Bogost discusses how the term “artificial intelligence” has become over-utilized to the point that it has essentially become meaningless. He asserts that, “in most cases, the systems making claims to artificial intelligence aren’t sentient, self-aware, volitional, or even surprising. They’re just software.” The phrase has become popular beyond just the tech sector — in reference to systems composing music and news stories, and for corporate strategy, showing up in earnings call transcripts. Simple features are being inflated into AI miracles, according to Bogost. This has resulted in the “fable” of AI. Ultimately, Bogost advocates for understanding these systems as “particular implementations of software in corporations, not as totems of otherworldly AI.” He ends with the statement that ““today’s computer systems are nothing special. They are apparatuses made by people, running software made by people, full of the feats and flaws of both.” It is from this point that Kate Crawford’s talk connects with Bogost’s discussion. Crawford focuses on the social factors also impacting AI, focusing on some of those flaws, particularly bias in AI. She asserts that, “the legacies of inequality are being embedded in our digital systems and they are now being built into the logics of AI itself.” She talks about the different historical and disciplinary interpretations of bias, but focuses on an understanding of it as “a skew that produces a type of harm.” She unpacks this harm through two pipelines: harm of allocation and harm of representation. Her broader discussion of the politics of classification situates the discussion of bias in AI into the larger social context. It highlights her point that the bias in the world is embedded in our data and that structural bias is fundamentally social. In order to fully understand this, we must talk about this social history and that is what Crawford attempts in her talk. While Crawford suggests somethings, we can do to combat bias and harm related to AI (fairness forensics, connect across fields, and ethics of classification), she really advocates for a shift in perspective. We should first ask, “What type of world do we want?” and then, “How does technology server that vision? I think this is a critical shift. So often, we are focusing on the technological invention or the increase in efficiency (read corporate profit) that we don’t stop to question the real consequences of these technologies on our world and the human experience. These technologies are developing and being implemented faster that we can ask the more fundamental questions. If we don’t take a moment to adjust and engage them soon, we may miss the opportunity to do so (if we haven’t already).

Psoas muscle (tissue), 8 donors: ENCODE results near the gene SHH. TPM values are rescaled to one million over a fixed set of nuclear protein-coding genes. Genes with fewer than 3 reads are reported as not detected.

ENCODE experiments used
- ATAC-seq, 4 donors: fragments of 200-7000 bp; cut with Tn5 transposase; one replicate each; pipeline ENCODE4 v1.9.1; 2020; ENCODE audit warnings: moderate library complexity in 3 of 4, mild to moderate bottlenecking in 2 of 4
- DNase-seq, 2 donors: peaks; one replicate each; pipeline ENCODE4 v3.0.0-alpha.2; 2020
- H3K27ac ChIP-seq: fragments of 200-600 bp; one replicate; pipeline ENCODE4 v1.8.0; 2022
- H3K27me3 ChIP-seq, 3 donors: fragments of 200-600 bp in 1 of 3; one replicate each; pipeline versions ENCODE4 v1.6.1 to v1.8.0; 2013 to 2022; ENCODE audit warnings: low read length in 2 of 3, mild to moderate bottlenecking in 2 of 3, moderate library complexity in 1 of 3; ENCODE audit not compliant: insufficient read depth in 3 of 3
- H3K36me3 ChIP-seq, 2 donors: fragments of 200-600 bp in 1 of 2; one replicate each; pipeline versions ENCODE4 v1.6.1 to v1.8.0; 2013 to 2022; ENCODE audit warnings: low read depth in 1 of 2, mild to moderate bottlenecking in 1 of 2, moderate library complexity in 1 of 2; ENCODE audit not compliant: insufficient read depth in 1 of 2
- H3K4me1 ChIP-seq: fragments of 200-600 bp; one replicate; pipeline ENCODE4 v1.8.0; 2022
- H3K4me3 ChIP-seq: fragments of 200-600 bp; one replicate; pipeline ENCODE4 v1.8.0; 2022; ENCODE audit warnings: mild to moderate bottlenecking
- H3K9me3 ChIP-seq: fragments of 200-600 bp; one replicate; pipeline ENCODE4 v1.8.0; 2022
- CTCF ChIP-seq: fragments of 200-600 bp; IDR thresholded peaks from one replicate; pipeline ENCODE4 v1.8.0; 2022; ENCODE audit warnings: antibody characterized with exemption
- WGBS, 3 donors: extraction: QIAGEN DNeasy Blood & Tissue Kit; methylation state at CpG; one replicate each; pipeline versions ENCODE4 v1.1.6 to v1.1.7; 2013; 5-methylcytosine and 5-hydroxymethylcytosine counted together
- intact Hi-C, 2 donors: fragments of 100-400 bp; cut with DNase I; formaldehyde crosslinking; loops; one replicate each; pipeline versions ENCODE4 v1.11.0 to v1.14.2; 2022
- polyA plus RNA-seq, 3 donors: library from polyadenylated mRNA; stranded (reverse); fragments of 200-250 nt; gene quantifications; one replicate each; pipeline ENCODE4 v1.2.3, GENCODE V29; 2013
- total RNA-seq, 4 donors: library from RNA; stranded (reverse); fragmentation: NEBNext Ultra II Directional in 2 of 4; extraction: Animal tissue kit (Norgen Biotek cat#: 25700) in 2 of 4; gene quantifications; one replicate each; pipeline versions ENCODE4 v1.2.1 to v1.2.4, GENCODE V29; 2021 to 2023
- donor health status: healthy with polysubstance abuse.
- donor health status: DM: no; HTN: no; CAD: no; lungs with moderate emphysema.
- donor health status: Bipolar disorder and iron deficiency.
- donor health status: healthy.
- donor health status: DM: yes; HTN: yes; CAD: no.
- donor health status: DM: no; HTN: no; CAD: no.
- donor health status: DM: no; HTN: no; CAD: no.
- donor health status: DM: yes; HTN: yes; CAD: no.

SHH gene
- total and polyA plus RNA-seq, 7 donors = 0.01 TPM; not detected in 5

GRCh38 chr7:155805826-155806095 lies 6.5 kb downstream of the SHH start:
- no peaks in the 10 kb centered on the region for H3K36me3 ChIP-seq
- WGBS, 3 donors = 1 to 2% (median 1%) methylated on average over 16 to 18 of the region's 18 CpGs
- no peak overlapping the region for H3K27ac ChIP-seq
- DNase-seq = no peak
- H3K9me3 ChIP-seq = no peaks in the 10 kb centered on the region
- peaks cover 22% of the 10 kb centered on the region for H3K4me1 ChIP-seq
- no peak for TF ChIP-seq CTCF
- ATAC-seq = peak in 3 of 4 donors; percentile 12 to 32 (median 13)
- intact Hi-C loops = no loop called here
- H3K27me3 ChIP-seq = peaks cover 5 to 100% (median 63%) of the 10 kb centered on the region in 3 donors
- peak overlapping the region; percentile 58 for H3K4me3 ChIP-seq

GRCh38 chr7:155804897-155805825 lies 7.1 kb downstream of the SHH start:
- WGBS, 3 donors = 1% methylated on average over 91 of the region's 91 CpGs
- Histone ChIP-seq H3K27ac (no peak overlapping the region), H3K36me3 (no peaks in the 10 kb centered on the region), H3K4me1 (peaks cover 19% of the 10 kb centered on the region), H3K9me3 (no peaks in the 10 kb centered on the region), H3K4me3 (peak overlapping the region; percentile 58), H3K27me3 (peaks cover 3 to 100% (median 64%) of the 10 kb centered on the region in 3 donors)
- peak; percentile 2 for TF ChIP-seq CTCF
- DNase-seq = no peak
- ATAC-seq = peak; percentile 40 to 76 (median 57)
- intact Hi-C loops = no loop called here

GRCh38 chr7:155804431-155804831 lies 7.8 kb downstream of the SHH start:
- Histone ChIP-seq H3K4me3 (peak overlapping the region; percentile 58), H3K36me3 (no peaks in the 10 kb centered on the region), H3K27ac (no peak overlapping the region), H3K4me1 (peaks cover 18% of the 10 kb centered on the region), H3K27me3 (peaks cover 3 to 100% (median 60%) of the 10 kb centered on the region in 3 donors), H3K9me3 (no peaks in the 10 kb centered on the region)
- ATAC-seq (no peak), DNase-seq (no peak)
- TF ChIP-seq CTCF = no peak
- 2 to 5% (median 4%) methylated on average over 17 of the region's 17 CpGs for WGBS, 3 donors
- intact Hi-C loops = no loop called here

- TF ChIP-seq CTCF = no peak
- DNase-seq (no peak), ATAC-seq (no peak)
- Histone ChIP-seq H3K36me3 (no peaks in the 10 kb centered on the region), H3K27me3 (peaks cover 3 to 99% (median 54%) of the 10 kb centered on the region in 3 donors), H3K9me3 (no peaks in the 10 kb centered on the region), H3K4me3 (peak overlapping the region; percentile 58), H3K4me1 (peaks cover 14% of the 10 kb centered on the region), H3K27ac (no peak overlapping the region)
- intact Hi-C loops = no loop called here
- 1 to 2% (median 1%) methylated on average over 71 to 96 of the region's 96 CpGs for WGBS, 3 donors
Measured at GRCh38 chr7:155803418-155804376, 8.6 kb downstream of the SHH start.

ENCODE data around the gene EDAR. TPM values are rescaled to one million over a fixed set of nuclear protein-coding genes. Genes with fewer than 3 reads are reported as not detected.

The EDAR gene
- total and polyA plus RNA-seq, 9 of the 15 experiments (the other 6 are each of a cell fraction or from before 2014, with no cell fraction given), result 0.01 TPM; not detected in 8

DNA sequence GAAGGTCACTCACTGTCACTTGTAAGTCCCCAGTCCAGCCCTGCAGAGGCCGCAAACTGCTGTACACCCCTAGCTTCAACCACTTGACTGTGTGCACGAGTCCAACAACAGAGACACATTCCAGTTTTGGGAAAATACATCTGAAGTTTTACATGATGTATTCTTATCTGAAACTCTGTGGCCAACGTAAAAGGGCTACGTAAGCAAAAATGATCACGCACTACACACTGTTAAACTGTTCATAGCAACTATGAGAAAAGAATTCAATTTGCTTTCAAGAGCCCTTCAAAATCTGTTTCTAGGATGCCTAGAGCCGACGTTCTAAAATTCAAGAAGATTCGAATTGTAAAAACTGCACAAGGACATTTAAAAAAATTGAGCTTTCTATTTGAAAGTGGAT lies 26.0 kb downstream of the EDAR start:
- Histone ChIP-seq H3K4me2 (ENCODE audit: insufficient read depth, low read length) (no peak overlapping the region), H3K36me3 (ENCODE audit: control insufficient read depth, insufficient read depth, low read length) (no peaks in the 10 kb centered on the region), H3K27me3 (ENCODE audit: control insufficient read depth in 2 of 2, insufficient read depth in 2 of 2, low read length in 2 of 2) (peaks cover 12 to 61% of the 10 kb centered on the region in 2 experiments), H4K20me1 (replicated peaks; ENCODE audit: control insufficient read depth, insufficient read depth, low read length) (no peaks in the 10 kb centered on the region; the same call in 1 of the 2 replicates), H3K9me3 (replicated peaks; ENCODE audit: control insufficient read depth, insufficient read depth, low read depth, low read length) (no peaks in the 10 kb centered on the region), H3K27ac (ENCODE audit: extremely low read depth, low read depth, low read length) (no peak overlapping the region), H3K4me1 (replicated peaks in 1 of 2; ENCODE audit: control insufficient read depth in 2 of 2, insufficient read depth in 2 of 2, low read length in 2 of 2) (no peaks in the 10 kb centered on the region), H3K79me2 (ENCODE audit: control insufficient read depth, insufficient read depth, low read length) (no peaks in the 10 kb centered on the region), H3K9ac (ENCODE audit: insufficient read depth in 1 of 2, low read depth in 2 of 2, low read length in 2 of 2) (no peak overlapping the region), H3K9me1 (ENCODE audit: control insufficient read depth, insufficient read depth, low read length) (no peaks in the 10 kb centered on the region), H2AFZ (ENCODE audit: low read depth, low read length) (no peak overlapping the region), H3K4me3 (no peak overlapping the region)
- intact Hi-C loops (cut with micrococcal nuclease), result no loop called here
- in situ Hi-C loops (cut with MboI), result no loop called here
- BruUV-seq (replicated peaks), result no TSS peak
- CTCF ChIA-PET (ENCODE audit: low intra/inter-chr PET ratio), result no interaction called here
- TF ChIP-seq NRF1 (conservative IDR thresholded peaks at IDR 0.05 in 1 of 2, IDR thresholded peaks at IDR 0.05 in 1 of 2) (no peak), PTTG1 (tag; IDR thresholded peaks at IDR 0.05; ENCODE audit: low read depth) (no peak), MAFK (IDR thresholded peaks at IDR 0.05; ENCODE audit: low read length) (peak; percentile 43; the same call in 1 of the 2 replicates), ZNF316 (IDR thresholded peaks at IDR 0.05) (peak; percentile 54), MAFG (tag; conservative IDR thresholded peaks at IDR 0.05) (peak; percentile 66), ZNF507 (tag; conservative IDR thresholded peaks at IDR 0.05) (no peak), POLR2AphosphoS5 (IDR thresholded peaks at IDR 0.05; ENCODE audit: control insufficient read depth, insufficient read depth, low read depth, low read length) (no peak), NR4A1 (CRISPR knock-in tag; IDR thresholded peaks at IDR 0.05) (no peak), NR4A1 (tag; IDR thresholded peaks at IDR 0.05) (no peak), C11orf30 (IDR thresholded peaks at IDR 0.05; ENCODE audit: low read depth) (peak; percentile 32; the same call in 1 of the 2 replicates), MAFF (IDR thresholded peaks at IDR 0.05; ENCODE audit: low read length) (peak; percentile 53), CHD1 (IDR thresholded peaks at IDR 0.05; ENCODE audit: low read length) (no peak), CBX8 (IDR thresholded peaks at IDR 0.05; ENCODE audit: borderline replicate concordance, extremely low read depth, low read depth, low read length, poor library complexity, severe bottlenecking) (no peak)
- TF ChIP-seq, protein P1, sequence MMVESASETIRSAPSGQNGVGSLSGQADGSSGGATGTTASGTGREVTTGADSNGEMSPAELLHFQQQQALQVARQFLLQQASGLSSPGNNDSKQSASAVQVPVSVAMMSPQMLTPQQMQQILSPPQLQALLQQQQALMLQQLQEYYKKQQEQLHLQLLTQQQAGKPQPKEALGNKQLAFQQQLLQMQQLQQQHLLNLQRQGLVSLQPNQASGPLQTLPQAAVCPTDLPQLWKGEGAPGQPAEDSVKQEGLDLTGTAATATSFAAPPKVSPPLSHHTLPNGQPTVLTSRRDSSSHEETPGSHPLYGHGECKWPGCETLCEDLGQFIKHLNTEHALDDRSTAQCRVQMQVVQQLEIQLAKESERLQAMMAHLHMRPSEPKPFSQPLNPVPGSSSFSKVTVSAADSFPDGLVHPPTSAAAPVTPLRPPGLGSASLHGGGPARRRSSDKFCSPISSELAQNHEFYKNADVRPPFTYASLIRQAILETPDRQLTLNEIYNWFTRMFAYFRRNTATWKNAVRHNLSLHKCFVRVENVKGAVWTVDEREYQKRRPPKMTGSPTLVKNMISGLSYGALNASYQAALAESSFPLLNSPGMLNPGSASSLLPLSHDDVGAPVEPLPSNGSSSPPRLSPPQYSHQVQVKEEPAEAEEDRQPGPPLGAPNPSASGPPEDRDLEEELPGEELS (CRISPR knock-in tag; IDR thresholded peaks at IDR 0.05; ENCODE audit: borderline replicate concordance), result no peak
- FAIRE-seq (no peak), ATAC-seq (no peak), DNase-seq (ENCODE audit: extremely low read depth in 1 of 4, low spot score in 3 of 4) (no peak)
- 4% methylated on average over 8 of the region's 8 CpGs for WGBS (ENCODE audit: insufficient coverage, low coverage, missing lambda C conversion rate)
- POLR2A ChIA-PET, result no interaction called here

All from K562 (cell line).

One day Fall of 2017 in Magerko’s Expressive Computing seminar, he lept to his feet after reading a news snippet that appeared on his laptop. If my memory serves me correctly, I think he called Elon Musk a moron after some comment he made about AI. Unfortunately as in Bogost’s article Musk is surrounded by good company. Although I think Gates isn’t worried about a Sci-Fi dystopia, but more of the economic implications of AI implementations. I think he has in mind the growing social wealth disparities that will grow exponentially as new technologies displace human labor on scales not seen since the industrial revolution. This is a less sexy claim to make. Hollywood can’t make a good movie about social inequity. But Bogost is right AI as a catch-all term is pointless. The article written by Jerry Kaplan that Bogost mentions is very blunt. “Machines are not people, and there’s no persuasive evidence that they are on a path toward sentience.” I’ve never seen it stated this clearly and it doesn’t make for a good news or marketing.
Kate Crawford’s talk spells out the more near-sighted stakes in public policy surrounding AI. Shall we rely on Europe to get it right? Especially when the stakes around diversity are different from “ours” or globally. Do we need specialized data sets? Is the geopolitics of AI, between the US and China, potentially another form of colonialism?
Here’s a couple of things we can try out in class. Has anyone is tried https://thispersondoesnotexist.com
This website, created by Philip Wang, presents a random computer generated photo of a fictional person. Every time you refresh there’s a new face. You can infer how these pictures skew, heavily white, few black with a smattering of Asian. Also, https://havetheyfaked.me/ takes the same data set and searches for a match using your selfie. It should promote discussion. According to the second website, my face was very close to being faked.